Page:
Scientists Create Man-Made DNA That Mimics Killer Diseases, Injects Them Into Patients To Create Immunity

Tara West

Scientists have discovered how to create man-made artificial DNA strands that mimic deadly diseases such as the flu, Ebola, cancer, and HIV. The researchers claim that the visionary treatments could be the key to defeating these killer diseases. In fact, human trials have already begun and results are said to be promising.

The Boston News Times reports that the treatments work by injecting patients with man-made DNA strands that imitates the disease. This initiates an "immune response" to the disease, enabling the immune system to recognize and eliminate the disease threat if exposed. The treatment works by teaching the immune system to recognize a specific protein found in the specific disease and eliminate it before it sickens the patient.

The treatment is in the trial phase as Inovio, one of the companies responsible for creating the technique, studies the artificial DNA's ability to prevent women with cervical lesions from getting cervical cancer. Dr. Joseph Kim, chief executive of Inovio, says that the results have been promising and that the treatment could technically become a "universal cancer therapy."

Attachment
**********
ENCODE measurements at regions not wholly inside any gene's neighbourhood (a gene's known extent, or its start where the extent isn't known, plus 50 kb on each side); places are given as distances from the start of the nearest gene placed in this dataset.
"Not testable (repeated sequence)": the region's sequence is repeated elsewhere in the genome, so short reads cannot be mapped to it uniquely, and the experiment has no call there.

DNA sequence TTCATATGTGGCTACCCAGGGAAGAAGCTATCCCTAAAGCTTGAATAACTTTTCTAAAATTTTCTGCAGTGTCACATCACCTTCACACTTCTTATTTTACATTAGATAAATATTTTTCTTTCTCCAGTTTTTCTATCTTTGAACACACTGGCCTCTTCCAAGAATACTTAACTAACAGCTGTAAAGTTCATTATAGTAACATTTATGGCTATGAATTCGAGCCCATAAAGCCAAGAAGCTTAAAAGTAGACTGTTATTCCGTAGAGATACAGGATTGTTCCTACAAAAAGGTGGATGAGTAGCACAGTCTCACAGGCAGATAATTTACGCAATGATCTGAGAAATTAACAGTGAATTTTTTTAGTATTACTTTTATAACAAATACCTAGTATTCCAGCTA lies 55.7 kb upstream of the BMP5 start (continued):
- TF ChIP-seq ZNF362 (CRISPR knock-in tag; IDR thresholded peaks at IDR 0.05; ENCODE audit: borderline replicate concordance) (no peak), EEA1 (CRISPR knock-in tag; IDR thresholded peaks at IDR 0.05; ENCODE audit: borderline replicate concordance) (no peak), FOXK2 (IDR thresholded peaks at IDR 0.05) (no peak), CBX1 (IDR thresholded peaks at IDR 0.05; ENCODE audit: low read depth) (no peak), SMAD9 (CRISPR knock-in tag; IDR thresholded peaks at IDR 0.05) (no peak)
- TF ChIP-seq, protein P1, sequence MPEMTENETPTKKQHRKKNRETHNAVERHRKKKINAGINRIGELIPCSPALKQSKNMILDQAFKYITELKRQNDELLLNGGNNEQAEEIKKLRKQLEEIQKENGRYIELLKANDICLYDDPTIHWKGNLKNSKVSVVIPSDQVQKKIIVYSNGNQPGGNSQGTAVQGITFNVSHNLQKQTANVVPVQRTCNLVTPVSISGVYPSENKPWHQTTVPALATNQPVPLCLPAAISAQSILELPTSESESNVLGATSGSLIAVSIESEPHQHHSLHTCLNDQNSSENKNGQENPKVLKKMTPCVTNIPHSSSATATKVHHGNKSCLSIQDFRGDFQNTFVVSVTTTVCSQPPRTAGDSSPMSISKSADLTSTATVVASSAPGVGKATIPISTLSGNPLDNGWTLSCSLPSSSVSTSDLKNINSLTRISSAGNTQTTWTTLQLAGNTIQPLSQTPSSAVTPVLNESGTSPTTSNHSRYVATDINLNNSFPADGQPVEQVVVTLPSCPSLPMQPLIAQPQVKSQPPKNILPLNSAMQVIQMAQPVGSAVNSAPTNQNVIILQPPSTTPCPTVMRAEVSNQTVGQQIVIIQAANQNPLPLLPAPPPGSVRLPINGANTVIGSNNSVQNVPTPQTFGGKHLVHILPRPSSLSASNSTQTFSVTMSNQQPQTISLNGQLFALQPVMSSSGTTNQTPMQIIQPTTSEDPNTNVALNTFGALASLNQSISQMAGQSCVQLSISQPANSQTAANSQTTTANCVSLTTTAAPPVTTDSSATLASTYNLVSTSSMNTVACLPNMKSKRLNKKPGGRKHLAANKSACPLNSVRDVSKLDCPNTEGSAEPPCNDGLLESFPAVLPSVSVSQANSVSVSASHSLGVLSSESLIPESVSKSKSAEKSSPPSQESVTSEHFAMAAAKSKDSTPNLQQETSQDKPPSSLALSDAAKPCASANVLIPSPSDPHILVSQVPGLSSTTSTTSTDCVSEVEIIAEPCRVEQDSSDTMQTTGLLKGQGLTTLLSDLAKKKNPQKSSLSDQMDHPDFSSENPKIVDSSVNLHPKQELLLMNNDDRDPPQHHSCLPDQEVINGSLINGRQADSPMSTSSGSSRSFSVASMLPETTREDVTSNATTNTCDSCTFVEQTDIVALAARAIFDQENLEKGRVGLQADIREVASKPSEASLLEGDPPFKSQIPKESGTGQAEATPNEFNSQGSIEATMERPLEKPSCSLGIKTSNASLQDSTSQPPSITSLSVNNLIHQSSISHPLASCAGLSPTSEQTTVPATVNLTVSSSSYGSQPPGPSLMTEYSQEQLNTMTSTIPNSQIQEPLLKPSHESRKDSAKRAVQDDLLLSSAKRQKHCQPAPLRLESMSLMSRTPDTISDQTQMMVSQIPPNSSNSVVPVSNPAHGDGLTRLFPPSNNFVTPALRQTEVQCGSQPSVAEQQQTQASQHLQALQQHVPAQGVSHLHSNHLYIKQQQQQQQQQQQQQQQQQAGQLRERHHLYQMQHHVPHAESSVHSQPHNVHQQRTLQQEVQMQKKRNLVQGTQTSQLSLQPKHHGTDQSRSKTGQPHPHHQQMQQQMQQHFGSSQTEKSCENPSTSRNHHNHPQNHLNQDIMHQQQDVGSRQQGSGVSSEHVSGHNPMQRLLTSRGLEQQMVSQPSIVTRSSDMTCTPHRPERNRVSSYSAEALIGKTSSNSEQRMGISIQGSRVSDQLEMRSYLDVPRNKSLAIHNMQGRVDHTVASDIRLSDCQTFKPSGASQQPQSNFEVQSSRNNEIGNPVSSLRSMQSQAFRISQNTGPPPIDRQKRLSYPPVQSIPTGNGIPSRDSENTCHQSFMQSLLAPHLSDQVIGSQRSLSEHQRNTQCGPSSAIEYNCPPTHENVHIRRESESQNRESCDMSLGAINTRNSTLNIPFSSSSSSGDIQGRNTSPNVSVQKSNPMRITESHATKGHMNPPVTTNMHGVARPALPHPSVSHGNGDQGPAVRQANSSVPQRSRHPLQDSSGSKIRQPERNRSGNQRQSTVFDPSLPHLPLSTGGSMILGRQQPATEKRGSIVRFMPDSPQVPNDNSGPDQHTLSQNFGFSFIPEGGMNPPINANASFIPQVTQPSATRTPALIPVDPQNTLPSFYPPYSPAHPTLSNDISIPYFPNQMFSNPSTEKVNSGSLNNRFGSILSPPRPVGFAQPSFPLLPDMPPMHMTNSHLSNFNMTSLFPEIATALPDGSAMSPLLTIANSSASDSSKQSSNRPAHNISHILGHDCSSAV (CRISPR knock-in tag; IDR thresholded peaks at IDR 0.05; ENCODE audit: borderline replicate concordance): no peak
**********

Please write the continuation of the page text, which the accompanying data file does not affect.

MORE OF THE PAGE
"We are able to clear pre-cancerous lesions which, left untreated, can turn into full-blown cervical cancer. We are at the front edge of a new wave of medicine that will change the way that cancer is treated. New approaches will lead to better, safer treatment of patients who are stricken with cancer."

Inovio is known for their synthetic DNA vaccines and claim they work on viruses, cancers and targeted bacteria.

"Inovio's synthetic DNA vaccines consist of DNA plasmids encoded to produce one or more antigens associated with a target pathogen (e.g. bacteria, virus or cancer). As a carrier of genetic code, these DNA plasmids, which are circular pieces of DNA, have the advantage of being very rapidly designed and formulated."

What do you think about the possibility of man-made DNA being injected into a human host to potentially ward off deadly diseases? Would you take these pioneering new vaccines if offered?

[Image Credit: Getty Images/ Scott Gries]